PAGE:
kfk clusters --alter --cluster my-cluster --config log.retention.hours=168 -n kafka

IMPORTANT

Unlike the native kafka-configs.sh command, for the entity-name, the Kafka cluster name should be set rather than the broker ids.


kfk configs --describe --entity-type brokers --entity-name my-cluster -c my-cluster -n kafka
...
  Kafka:
    Config:
      log.message.format.version:                2.6
      log.retention.hours:                       168
      offsets.topic.replication.factor:          3
      transaction.state.log.min.isr:             2
      transaction.state.log.replication.factor:  3
...

You can describe the cluster config Kafka natively like the following:

kfk configs --describe --entity-type brokers -c my-cluster -n kafka --native
Dynamic configs for broker 0 are:
Dynamic configs for broker 1 are:
Dynamic configs for broker 2 are:
Default configs for brokers in the cluster are:

All user provided configs for brokers in the cluster are:
log.message.format.version=2.6
log.retention.hours=168
offsets.topic.replication.factor=3
transaction.state.log.min.isr=2
transaction.state.log.replication.factor=3

IMPORTANT

Note that using describe with native flag doesn't require any entity-name option since it fetches the cluster-wide broker configuration. For a specific broker configuration one can set entity-name as the broker id which will only show the first broker's configuration which will be totally the same with the cluster-wide one.


Now let's add a dynamic configuration in order to see it while describing with native flag. We will change log.cleaner.threads configuration which is responsible for controlling the background threads that do log compaction and is 1 one by default.

kfk configs --alter --add-config log.cleaner.threads=2 --entity-type brokers --entity-name my-cluster -c my-cluster -n kafka

or

kfk clusters --alter --cluster my-cluster --config log.cleaner.threads=2 -n kafka

While describing it via Strimzi custom resources will return you the list again:

kfk configs --describe --entity-type brokers --entity-name my-cluster -c my-cluster -n kafka
...
  Kafka:
    Config:
      log.cleaner.threads:                       2
      log.message.format.version:                2.6
      log.retention.hours:                       168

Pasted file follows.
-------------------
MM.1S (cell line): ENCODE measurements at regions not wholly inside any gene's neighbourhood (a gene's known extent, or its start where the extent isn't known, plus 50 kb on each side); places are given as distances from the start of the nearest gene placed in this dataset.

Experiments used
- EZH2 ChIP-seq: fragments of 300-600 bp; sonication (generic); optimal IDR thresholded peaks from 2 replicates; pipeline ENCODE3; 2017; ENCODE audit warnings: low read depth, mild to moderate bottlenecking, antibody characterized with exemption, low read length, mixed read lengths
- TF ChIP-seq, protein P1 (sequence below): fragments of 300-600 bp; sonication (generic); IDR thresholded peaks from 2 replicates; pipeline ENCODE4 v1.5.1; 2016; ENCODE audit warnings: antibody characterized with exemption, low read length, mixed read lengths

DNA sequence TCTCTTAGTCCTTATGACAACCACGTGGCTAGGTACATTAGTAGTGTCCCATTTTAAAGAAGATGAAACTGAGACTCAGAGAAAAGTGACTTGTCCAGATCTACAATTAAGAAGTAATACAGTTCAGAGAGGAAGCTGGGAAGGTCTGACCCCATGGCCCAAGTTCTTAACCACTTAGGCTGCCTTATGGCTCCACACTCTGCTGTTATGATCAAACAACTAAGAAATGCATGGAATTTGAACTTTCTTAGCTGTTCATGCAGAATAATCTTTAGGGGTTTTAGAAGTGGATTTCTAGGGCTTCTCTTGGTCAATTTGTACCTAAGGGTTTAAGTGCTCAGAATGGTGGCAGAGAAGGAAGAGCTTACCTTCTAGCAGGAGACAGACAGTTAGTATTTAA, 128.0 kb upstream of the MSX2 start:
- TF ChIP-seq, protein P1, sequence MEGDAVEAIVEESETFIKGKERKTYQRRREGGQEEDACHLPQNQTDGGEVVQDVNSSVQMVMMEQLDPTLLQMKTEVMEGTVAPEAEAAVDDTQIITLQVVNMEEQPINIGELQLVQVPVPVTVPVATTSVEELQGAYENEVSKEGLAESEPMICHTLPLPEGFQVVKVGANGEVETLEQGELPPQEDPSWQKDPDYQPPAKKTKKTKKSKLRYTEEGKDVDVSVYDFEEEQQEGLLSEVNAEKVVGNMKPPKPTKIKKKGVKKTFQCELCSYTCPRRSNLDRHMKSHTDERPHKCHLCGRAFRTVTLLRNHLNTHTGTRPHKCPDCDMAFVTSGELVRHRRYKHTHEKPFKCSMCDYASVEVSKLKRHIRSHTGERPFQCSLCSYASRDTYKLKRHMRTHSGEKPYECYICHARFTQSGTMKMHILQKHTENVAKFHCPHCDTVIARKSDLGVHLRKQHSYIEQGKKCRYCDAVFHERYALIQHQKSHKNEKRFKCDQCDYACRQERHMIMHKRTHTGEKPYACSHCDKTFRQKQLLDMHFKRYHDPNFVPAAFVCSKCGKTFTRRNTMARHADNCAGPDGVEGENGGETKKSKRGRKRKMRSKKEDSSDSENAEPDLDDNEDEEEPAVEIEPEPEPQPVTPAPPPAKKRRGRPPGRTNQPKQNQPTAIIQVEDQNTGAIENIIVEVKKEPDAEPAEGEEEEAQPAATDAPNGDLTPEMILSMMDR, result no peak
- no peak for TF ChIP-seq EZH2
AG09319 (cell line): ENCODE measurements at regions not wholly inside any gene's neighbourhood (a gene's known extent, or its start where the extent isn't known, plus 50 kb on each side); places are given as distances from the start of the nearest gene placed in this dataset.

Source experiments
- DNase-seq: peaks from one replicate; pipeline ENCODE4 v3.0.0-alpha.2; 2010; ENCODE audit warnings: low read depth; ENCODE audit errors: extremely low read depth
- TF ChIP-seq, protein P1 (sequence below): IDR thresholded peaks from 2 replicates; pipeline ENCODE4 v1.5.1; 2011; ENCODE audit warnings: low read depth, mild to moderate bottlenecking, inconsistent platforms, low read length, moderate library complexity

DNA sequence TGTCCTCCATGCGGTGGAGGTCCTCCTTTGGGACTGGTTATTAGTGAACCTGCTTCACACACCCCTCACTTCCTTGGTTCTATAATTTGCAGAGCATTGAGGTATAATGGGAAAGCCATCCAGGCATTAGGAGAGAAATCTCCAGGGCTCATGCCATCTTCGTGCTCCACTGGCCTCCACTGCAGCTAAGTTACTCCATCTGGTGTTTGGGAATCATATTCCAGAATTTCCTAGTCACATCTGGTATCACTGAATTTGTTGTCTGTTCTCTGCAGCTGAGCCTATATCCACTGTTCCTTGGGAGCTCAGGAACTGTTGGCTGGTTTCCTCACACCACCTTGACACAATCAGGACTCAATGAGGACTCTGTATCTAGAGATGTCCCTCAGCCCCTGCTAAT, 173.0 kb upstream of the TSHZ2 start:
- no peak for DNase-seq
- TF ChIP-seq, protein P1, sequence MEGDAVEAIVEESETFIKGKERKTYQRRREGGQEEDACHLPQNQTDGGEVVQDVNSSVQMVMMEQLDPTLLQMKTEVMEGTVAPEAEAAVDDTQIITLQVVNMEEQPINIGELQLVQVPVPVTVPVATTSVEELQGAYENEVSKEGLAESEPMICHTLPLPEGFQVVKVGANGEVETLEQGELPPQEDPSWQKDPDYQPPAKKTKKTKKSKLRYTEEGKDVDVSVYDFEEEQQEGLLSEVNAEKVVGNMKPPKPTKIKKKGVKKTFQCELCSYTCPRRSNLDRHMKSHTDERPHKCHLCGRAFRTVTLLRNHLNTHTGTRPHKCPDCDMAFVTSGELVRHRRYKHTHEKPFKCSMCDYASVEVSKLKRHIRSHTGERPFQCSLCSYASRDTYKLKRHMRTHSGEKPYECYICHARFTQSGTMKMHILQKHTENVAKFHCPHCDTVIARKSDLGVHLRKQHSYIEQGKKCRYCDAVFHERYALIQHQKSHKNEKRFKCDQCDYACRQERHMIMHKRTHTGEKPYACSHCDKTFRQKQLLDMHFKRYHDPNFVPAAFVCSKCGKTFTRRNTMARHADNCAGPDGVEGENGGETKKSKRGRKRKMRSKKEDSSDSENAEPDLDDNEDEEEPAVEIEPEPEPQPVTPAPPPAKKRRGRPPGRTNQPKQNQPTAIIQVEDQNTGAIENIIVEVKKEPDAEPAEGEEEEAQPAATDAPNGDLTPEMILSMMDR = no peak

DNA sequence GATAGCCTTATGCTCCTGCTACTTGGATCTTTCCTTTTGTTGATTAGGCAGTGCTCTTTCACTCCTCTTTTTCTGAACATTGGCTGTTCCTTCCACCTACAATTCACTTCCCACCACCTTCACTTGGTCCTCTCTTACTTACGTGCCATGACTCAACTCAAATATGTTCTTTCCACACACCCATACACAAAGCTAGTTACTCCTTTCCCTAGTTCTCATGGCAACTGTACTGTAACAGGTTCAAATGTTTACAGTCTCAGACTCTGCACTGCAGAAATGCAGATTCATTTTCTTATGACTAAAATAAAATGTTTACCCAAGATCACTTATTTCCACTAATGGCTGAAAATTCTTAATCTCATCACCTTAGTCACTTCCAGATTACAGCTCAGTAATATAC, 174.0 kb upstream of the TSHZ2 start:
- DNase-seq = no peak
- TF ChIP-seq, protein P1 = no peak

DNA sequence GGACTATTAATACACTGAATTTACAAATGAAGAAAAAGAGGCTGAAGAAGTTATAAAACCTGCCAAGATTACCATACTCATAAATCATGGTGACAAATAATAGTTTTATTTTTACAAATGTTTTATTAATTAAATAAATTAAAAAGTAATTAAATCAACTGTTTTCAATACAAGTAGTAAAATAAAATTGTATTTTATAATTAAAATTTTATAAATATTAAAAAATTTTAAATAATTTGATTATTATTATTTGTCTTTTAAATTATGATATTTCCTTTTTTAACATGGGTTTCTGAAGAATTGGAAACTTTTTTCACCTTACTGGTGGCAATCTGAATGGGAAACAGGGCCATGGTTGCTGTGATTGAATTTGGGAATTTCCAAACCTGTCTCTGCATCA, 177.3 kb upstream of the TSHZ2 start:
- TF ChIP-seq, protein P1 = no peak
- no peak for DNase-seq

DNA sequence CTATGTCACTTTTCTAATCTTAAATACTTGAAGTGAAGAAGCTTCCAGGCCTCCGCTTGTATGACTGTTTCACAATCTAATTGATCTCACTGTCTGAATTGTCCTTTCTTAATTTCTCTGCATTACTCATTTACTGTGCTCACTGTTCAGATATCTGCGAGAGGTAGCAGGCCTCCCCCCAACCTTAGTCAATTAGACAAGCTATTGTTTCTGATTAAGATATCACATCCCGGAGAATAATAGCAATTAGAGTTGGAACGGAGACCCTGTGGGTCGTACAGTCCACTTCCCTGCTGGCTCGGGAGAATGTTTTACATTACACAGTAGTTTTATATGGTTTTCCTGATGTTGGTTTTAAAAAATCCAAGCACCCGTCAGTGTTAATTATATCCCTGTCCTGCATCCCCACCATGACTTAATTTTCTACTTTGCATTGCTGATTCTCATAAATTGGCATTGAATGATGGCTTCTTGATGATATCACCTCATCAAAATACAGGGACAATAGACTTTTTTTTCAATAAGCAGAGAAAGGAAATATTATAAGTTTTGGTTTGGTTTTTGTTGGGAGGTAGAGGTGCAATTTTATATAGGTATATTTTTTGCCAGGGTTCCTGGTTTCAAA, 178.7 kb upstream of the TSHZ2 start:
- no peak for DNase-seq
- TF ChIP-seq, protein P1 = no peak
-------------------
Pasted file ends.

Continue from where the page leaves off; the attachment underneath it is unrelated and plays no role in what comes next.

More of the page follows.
offsets.topic.replication.factor:          3
      transaction.state.log.min.isr:             2
      transaction.state.log.replication.factor:  3
...

Describing it with native flag will give more details about configurations' being dynamic or not:

kfk configs --describe --entity-type brokers -c my-cluster -n kafka --native
Dynamic configs for broker 0 are:
  log.cleaner.threads=2 sensitive=false synonyms={DYNAMIC_BROKER_CONFIG:log.cleaner.threads=2, DEFAULT_CONFIG:log.cleaner.threads=1}
Dynamic configs for broker 1 are:
  log.cleaner.threads=2 sensitive=false synonyms={DYNAMIC_BROKER_CONFIG:log.cleaner.threads=2, DEFAULT_CONFIG:log.cleaner.threads=1}
Dynamic configs for broker 2 are:
  log.cleaner.threads=2 sensitive=false synonyms={DYNAMIC_BROKER_CONFIG:log.cleaner.threads=2, DEFAULT_CONFIG:log.cleaner.threads=1}
Default configs for brokers in the cluster are:

All user provided configs for brokers in the cluster are:
log.cleaner.threads=2
log.message.format.version=2.6
log.retention.hours=168
offsets.topic.replication.factor=3
transaction.state.log.min.isr=2
transaction.state.log.replication.factor=3

Deleting the configurations are exactly the same with the topics and users:

kfk configs --alter --delete-config 'log.retention.hours,log.cleaner.threads' --entity-type brokers --entity-name my-cluster -c my-cluster -n kafka

or use the following command:

kfk clusters --alter --cluster my-cluster --delete-config log.retention.hours --delete-config log.cleaner.threads -n kafka

You can see only initial configurations after the deletion:

kfk configs --describe --entity-type brokers -c my-cluster -n kafka --native
Dynamic configs for broker 0 are:
Dynamic configs for broker 1 are:
Dynamic configs for broker 2 are:
Default configs for brokers in the cluster are:

All user provided configs for brokers in the cluster are:
log.message.format.version=2.6
offsets.topic.replication.factor=3
transaction.state.log.min.isr=2
transaction.state.log.replication.factor=3

So that's all!

We are able to create, update, delete the configurations of topics, users and Kafka cluster itself and describe the changed configurations both Kubernetes and Kafka natively using Strimzi Kafka CLI.

If you are interested more, you can have a look at the short video that I demonstrate the Apache Kafka configuration on Strimzi using Strimzi Kafka CLI:

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About the author

mabulgu